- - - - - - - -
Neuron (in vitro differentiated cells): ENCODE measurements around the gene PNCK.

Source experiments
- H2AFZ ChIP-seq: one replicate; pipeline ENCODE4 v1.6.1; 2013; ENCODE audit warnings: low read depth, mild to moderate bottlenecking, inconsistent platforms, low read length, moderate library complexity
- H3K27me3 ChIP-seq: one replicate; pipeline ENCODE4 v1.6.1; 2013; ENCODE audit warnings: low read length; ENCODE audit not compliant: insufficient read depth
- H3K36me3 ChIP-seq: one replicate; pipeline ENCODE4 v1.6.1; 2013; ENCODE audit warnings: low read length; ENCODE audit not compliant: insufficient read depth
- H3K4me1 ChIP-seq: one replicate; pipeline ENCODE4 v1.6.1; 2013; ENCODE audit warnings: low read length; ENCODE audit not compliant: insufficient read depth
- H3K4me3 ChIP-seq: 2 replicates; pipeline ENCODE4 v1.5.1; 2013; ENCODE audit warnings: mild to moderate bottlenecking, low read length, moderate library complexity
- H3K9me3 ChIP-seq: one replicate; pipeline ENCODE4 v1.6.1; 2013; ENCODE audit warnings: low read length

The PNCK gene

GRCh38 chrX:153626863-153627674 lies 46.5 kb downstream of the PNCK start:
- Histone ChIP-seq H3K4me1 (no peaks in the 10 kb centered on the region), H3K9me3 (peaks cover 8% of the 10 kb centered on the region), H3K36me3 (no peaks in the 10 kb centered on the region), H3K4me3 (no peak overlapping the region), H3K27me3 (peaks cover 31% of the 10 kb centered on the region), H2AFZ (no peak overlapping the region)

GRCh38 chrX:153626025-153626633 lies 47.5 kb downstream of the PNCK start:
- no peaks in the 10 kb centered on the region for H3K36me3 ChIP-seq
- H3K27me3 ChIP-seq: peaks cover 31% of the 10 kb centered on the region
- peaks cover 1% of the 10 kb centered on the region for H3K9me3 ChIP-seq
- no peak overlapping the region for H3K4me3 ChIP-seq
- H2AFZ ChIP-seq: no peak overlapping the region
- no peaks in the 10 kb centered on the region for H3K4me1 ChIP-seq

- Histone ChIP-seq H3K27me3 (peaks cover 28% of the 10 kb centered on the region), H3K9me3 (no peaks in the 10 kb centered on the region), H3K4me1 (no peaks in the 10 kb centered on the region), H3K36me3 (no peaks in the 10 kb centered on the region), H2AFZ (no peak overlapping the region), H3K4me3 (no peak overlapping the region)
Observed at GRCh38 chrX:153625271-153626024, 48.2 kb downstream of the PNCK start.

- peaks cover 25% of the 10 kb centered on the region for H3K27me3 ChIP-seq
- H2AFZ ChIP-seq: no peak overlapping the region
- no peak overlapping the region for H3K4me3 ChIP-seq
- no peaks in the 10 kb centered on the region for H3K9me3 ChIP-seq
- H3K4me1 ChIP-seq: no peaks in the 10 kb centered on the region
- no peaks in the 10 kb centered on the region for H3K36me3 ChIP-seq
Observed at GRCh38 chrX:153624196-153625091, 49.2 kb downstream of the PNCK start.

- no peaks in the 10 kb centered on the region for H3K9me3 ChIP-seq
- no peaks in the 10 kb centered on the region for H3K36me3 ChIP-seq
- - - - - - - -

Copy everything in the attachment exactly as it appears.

Neuron (in vitro differentiated cells): ENCODE measurements around the gene PNCK.

Source experiments
- H2AFZ ChIP-seq: one replicate; pipeline ENCODE4 v1.6.1; 2013; ENCODE audit warnings: low read depth, mild to moderate bottlenecking, inconsistent platforms, low read length, moderate library complexity
- H3K27me3 ChIP-seq: one replicate; pipeline ENCODE4 v1.6.1; 2013; ENCODE audit warnings: low read length; ENCODE audit not compliant: insufficient read depth
- H3K36me3 ChIP-seq: one replicate; pipeline ENCODE4 v1.6.1; 2013; ENCODE audit warnings: low read length; ENCODE audit not compliant: insufficient read depth
- H3K4me1 ChIP-seq: one replicate; pipeline ENCODE4 v1.6.1; 2013; ENCODE audit warnings: low read length; ENCODE audit not compliant: insufficient read depth
- H3K4me3 ChIP-seq: 2 replicates; pipeline ENCODE4 v1.5.1; 2013; ENCODE audit warnings: mild to moderate bottlenecking, low read length, moderate library complexity
- H3K9me3 ChIP-seq: one replicate; pipeline ENCODE4 v1.6.1; 2013; ENCODE audit warnings: low read length

The PNCK gene

GRCh38 chrX:153626863-153627674 lies 46.5 kb downstream of the PNCK start:
- Histone ChIP-seq H3K4me1 (no peaks in the 10 kb centered on the region), H3K9me3 (peaks cover 8% of the 10 kb centered on the region), H3K36me3 (no peaks in the 10 kb centered on the region), H3K4me3 (no peak overlapping the region), H3K27me3 (peaks cover 31% of the 10 kb centered on the region), H2AFZ (no peak overlapping the region)

GRCh38 chrX:153626025-153626633 lies 47.5 kb downstream of the PNCK start:
- no peaks in the 10 kb centered on the region for H3K36me3 ChIP-seq
- H3K27me3 ChIP-seq: peaks cover 31% of the 10 kb centered on the region
- peaks cover 1% of the 10 kb centered on the region for H3K9me3 ChIP-seq
- no peak overlapping the region for H3K4me3 ChIP-seq
- H2AFZ ChIP-seq: no peak overlapping the region
- no peaks in the 10 kb centered on the region for H3K4me1 ChIP-seq

- Histone ChIP-seq H3K27me3 (peaks cover 28% of the 10 kb centered on the region), H3K9me3 (no peaks in the 10 kb centered on the region), H3K4me1 (no peaks in the 10 kb centered on the region), H3K36me3 (no peaks in the 10 kb centered on the region), H2AFZ (no peak overlapping the region), H3K4me3 (no peak overlapping the region)
Observed at GRCh38 chrX:153625271-153626024, 48.2 kb downstream of the PNCK start.

- peaks cover 25% of the 10 kb centered on the region for H3K27me3 ChIP-seq
- H2AFZ ChIP-seq: no peak overlapping the region
- no peak overlapping the region for H3K4me3 ChIP-seq
- no peaks in the 10 kb centered on the region for H3K9me3 ChIP-seq
- H3K4me1 ChIP-seq: no peaks in the 10 kb centered on the region
- no peaks in the 10 kb centered on the region for H3K36me3 ChIP-seq
Observed at GRCh38 chrX:153624196-153625091, 49.2 kb downstream of the PNCK start.

- no peaks in the 10 kb centered on the region for H3K9me3 ChIP-seq
- no peaks in the 10 kb centered on the region for H3K36me3 ChIP-seq